As an Apple fan, I can’t help but feel a warm glow in watching other Apple fans get excited over a major new product release. Whatever you might think of Apple, I find their products to be sleek, elegant and, most importantly cool. So, when the buzz started to rise around a possible new tablet computer, I paid attention. I’m typing this here, now, while Erin watches President Obama’s State of the Union address. As inspiring as Obama is (and he sounded to be in fine form), I bet you can guess which video I’d rather be watching.
The initial response to the new tablet computer, the iPad, seems to be positive, and I have to say that it has won me over. Yes, it’s basically an iPod Touch on steroids, but you can watch videos, do word processing, play games, write e-mails and browse the webs using a very intuitive touch-screen interface. It’s incredibly light (1.5 pounds) and should function very well as a eBook reader. It’s also extremely reasonably priced — starting at $499 US — with decent deals for always-on Internet access, regardless of where you stand on this continent.
The iPad is all of these things and more. And I won’t be buying one.
Some people have been wondering if the product will really live up to its hype. Warren Kinsella asks, “do Jobs’ executives have to exude that shiny-eyed, Moonie-like fanaticism all the time?”. I replied “My sense was that the Apple executives hyped this up more than usual because it’s quite a different device and it will take some selling to get people to adopt it. It’s halfway between an iPod touch and a flat-out computer, but which is it? Will it satisfy both customers, or neither? That’s what Apple has to overcome… …They were similarly effusive about the iPhone, but that device was easier to sell, not only because it was so elegant, but it was also something that customers easily understood.”
But that’s the thing: is the iPad an iPhone? Is it a Macbook? Is it both? Or is it neither? And will I, who owns and loves a Macbook, really benefit from having this machine, or will it be one more gadget that I have to fumble?
Apple’s iPad looks to be an elegant machine, and I look forward to playing with one when they appear at the nearest Apple store. But I think I might just get an iPhone. This is because I need a phone, and it would be nice if that phone was designed by Apple and has Apple’s functionality. The iPad’s primary function is as an always-on web browser, and I don’t need that on the go. As a writer, when I am on the go, I need a proper keyboard, such as what the Macbook delivers. The iPad is many things, but it’s designed for applications which don’t require extensive use of a keyboard. Which means, it’s not designed with writers in mind.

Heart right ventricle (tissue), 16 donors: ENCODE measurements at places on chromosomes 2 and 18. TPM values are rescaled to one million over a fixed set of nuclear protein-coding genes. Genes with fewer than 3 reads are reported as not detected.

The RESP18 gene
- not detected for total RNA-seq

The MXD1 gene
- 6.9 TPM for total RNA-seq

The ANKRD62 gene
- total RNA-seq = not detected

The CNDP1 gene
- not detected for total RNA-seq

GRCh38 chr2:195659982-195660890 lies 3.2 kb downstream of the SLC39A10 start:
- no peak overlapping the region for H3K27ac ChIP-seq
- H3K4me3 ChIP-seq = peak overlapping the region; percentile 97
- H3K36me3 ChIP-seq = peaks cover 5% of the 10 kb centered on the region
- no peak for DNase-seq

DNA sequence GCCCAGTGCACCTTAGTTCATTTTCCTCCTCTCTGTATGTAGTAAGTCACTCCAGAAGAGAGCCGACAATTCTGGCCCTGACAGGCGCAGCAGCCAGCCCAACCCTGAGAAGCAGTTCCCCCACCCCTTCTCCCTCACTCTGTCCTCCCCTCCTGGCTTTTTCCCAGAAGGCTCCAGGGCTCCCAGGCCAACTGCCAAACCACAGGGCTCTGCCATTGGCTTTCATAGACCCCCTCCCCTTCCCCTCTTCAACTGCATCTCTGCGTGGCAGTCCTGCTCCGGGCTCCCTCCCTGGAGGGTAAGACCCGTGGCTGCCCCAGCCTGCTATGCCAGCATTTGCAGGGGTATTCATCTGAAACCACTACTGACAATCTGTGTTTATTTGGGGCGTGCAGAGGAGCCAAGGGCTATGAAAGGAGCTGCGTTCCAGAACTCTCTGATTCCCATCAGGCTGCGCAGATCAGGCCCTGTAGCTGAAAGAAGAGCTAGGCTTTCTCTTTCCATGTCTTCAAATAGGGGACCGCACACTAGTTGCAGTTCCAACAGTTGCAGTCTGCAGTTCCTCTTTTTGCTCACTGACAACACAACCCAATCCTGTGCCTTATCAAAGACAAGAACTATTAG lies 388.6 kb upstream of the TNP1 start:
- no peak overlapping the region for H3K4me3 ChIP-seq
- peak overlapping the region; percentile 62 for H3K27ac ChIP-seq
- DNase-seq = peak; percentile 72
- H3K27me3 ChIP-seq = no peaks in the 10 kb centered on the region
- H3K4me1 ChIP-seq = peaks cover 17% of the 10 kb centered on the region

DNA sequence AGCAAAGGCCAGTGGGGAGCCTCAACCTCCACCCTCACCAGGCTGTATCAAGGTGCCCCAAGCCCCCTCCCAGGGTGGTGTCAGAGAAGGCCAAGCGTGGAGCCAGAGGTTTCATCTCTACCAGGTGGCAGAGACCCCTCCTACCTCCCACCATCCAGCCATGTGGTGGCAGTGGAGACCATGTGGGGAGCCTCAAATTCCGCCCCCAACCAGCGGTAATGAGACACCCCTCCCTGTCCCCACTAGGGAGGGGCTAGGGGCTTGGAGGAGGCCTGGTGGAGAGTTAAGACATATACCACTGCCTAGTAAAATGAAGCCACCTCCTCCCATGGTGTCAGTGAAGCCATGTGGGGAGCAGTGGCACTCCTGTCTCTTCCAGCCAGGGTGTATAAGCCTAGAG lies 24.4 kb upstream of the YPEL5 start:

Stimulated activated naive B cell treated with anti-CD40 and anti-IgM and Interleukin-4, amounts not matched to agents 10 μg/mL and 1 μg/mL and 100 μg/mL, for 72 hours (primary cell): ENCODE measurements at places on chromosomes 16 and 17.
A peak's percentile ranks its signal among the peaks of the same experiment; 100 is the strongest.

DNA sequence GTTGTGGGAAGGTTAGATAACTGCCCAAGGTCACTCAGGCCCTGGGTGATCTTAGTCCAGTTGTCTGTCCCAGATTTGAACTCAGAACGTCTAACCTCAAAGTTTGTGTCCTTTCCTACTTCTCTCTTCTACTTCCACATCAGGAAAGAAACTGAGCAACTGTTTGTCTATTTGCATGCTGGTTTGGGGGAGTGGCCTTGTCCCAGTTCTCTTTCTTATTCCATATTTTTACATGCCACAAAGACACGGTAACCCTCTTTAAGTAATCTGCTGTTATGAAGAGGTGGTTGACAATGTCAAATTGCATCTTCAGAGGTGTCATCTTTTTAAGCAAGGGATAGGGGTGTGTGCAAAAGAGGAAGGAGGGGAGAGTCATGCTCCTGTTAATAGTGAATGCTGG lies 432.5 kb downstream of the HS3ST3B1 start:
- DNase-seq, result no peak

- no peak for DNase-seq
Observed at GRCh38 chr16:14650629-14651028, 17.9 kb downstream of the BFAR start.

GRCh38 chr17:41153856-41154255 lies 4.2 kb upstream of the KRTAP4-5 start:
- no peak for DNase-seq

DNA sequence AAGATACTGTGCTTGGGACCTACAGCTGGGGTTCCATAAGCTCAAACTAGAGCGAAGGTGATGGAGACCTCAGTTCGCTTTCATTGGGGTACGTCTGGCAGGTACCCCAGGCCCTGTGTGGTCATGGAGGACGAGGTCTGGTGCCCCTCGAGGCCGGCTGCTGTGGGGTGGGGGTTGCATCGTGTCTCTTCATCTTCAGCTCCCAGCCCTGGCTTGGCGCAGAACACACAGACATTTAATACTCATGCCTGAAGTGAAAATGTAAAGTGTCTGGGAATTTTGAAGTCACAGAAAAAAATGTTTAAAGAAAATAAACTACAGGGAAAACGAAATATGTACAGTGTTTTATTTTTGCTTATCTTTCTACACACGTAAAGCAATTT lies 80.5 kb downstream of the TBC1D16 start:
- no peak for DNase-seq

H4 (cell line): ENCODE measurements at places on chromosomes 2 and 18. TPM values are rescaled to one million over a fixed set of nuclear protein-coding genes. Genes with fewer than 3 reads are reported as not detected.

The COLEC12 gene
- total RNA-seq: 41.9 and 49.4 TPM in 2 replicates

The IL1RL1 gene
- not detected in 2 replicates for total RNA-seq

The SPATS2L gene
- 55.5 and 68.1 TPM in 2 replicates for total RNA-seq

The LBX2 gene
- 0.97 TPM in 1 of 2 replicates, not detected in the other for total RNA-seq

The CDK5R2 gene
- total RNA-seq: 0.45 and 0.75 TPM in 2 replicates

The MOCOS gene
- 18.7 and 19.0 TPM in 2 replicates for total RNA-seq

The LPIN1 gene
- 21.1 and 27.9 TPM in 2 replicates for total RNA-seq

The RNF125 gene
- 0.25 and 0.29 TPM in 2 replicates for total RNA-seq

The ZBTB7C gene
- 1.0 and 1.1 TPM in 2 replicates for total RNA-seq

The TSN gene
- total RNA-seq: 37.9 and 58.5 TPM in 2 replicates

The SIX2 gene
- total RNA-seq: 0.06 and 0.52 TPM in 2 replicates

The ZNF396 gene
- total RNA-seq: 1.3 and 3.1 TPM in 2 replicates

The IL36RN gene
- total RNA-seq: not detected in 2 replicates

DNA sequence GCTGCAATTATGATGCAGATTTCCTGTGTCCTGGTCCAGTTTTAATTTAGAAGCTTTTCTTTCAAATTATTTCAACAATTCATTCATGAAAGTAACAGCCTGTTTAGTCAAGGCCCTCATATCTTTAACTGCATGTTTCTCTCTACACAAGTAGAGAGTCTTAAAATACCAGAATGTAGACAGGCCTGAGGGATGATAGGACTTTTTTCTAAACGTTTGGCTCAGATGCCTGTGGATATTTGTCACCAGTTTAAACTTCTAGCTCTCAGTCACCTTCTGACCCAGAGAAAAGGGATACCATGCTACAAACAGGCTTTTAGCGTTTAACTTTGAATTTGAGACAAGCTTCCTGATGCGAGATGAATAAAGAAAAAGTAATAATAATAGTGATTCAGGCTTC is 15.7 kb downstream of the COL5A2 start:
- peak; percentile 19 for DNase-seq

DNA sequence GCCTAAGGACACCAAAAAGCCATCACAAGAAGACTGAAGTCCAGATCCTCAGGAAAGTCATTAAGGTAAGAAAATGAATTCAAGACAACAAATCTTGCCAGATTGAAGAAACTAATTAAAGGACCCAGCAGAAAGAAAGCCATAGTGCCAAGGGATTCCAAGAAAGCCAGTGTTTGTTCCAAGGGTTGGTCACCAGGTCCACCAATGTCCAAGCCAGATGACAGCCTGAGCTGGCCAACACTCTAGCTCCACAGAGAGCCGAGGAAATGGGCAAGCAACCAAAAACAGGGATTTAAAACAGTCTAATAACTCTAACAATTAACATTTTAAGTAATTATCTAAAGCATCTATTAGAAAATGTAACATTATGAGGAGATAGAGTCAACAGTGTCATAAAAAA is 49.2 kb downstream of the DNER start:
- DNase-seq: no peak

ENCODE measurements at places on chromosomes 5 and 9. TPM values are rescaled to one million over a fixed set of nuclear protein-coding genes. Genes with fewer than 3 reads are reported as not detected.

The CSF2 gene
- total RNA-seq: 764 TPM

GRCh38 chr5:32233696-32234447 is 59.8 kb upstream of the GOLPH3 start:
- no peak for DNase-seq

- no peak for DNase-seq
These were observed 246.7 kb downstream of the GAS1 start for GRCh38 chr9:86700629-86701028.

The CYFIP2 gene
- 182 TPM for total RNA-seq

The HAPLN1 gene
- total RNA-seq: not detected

Once you make the distinction between an iPad with no keyboard and a Macbook with a keyboard, you start to think about all of the things the iPad can do that a Macbook can already do. Watch videos? Already possible. Check e-mail and keep a calendar? Also possible. Game? Well, while some are specially designed for the iPad, the Macbook is no stranger to games either. Besides, I don’t base my computer purchasing decisions on what games I can play. I don’t need another device in my life, which is why the iPhone has an allure to me that the iPad does not. The iPhone may end up replacing my cellphone and iPod, freeing up pocket space. The iPad does not.
But then, Apple didn’t really need to design with me in mind. They already had me with the Macbook. The iPad promises to be an amazing device for someone who is looking to do e-mail and web browsing on the road, who is interested in not lugging a lot of weight. They will appeal to people who want to play games or watch videos at home, and who probably only hunt-and-peck on the keyboard, or hate typing altogether. Hmm… now there’s a market that can be tapped.
And by pricing the iPad at under $500, Apple has taken aim at the Netbook market which are, as Apple executives noted, little more than cheap laptops. You have to appreciate the bold move that Apple is making here, since the people who purchase these Netbooks might be individuals who don’t particularly like laptops, but who have, until now, assumed that browsing the Internet and reading e-mail required a keyboard.
In this respect, I can see the iPad device as being revolutionary. But it will be a revolution that I’ll be watching on the sidelines. While typing on my Macbook.
It should be noted that the British comedian Peter Serafinowicz, known for his brutally funny parodies of Apple’s ads, produced one a few months ago which uncannily guessed the name of the new tablet and, ironically, its price. Check it out here.
Hat tip to Boing, Boing.